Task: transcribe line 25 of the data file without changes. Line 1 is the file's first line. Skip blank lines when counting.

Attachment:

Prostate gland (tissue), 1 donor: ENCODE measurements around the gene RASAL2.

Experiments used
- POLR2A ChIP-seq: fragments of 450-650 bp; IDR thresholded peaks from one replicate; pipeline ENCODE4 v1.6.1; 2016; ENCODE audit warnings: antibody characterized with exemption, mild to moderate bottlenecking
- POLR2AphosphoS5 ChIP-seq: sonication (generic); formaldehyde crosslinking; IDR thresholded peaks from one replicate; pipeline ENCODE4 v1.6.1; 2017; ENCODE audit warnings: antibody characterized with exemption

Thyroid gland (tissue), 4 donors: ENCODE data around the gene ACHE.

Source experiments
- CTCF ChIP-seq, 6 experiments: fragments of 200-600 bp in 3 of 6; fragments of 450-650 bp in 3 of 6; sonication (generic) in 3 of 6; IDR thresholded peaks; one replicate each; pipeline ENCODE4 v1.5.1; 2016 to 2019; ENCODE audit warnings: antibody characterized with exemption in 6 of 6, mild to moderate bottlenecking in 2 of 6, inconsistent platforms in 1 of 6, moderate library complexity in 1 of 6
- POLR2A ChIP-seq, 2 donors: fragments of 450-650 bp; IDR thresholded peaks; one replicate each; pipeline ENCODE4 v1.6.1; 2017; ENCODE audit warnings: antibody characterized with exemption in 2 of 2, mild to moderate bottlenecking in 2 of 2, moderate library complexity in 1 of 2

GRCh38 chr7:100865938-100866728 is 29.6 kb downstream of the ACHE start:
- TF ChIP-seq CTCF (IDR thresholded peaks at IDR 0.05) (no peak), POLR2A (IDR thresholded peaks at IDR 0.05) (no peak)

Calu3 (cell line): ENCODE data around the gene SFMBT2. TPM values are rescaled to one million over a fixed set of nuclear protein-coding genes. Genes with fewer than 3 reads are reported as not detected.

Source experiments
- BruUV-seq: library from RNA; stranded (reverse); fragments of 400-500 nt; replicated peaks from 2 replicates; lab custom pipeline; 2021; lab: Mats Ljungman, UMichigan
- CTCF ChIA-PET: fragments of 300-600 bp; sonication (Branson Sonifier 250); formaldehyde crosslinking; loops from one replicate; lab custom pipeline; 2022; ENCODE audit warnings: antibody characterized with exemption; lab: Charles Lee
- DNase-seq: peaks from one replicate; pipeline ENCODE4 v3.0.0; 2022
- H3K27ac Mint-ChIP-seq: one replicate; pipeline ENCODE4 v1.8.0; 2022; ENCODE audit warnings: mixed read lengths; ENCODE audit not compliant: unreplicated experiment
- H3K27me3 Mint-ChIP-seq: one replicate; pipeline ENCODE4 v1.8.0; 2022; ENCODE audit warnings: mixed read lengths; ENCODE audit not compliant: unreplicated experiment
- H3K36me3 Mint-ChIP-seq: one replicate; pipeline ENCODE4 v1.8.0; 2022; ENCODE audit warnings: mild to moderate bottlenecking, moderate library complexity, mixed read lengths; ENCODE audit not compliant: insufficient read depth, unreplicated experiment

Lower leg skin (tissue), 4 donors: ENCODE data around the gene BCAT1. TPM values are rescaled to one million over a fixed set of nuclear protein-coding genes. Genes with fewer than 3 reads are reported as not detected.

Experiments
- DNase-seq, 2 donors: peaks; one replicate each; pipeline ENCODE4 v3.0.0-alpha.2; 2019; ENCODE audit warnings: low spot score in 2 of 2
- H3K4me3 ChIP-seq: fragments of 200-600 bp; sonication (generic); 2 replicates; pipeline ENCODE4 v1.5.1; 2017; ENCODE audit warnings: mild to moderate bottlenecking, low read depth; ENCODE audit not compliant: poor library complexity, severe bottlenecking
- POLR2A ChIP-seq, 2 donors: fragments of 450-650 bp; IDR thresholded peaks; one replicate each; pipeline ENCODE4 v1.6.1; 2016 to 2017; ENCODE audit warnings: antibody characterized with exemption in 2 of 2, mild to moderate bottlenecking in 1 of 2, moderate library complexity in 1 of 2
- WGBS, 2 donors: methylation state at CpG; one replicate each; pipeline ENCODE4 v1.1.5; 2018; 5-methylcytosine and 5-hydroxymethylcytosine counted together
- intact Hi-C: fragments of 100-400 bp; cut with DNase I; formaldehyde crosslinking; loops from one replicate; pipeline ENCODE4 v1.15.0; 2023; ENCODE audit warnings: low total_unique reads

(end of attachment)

- intact Hi-C: fragments of 100-400 bp; cut with DNase I; formaldehyde crosslinking; loops from one replicate; pipeline ENCODE4 v1.15.0; 2023; ENCODE audit warnings: low total_unique reads